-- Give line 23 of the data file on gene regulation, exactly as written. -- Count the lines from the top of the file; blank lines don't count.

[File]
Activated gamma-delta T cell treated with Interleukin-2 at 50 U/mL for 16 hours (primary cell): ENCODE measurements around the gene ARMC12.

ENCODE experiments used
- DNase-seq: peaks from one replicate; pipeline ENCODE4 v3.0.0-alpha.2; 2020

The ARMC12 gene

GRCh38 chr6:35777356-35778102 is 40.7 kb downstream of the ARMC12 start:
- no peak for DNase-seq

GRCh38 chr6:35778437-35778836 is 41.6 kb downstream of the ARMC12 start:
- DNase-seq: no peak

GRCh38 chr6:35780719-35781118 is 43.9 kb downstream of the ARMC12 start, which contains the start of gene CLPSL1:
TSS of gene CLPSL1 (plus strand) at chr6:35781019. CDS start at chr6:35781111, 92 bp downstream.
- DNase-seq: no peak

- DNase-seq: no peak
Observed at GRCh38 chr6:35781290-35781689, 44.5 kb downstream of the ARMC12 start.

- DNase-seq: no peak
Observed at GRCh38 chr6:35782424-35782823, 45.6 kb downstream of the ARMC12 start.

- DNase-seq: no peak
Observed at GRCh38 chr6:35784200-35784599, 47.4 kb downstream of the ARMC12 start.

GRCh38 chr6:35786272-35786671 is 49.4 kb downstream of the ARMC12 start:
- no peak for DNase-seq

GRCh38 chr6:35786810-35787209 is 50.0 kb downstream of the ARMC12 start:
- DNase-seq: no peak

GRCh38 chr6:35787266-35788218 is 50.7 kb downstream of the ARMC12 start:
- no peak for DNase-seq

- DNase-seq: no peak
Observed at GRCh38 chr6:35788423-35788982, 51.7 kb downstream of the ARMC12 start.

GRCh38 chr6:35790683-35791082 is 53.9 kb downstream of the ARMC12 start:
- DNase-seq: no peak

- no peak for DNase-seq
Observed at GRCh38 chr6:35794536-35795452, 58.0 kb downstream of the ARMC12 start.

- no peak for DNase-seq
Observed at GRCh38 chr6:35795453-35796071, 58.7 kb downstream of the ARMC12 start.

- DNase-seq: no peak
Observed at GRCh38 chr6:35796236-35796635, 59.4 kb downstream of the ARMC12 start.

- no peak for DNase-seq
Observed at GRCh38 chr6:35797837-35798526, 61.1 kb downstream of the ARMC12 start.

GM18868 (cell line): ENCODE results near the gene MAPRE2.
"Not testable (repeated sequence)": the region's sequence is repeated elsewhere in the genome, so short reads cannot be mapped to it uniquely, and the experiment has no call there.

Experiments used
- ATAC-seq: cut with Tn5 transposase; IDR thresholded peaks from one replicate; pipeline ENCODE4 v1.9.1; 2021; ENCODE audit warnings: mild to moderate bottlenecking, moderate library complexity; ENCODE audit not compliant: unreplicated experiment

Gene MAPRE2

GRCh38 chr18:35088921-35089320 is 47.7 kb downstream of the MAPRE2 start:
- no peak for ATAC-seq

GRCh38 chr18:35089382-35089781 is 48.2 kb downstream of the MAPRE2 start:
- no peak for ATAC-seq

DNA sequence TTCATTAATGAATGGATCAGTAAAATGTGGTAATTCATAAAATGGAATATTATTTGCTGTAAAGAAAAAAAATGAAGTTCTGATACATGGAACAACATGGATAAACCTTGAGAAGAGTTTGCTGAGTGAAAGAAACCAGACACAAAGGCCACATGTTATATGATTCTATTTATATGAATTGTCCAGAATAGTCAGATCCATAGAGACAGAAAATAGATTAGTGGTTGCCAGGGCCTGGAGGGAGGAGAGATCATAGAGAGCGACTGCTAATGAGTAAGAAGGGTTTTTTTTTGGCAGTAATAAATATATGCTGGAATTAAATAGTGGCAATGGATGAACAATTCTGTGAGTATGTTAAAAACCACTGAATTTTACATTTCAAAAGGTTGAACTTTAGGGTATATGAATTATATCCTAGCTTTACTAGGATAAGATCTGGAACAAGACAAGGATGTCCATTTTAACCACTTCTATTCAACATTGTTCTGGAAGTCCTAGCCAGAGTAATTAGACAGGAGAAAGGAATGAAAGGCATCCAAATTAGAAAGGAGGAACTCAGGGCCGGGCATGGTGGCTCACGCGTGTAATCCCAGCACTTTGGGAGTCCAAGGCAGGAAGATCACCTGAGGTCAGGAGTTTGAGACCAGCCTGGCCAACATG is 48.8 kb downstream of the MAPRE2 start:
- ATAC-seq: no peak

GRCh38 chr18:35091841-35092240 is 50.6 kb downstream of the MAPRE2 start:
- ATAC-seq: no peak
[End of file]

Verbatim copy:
- no peak for DNase-seq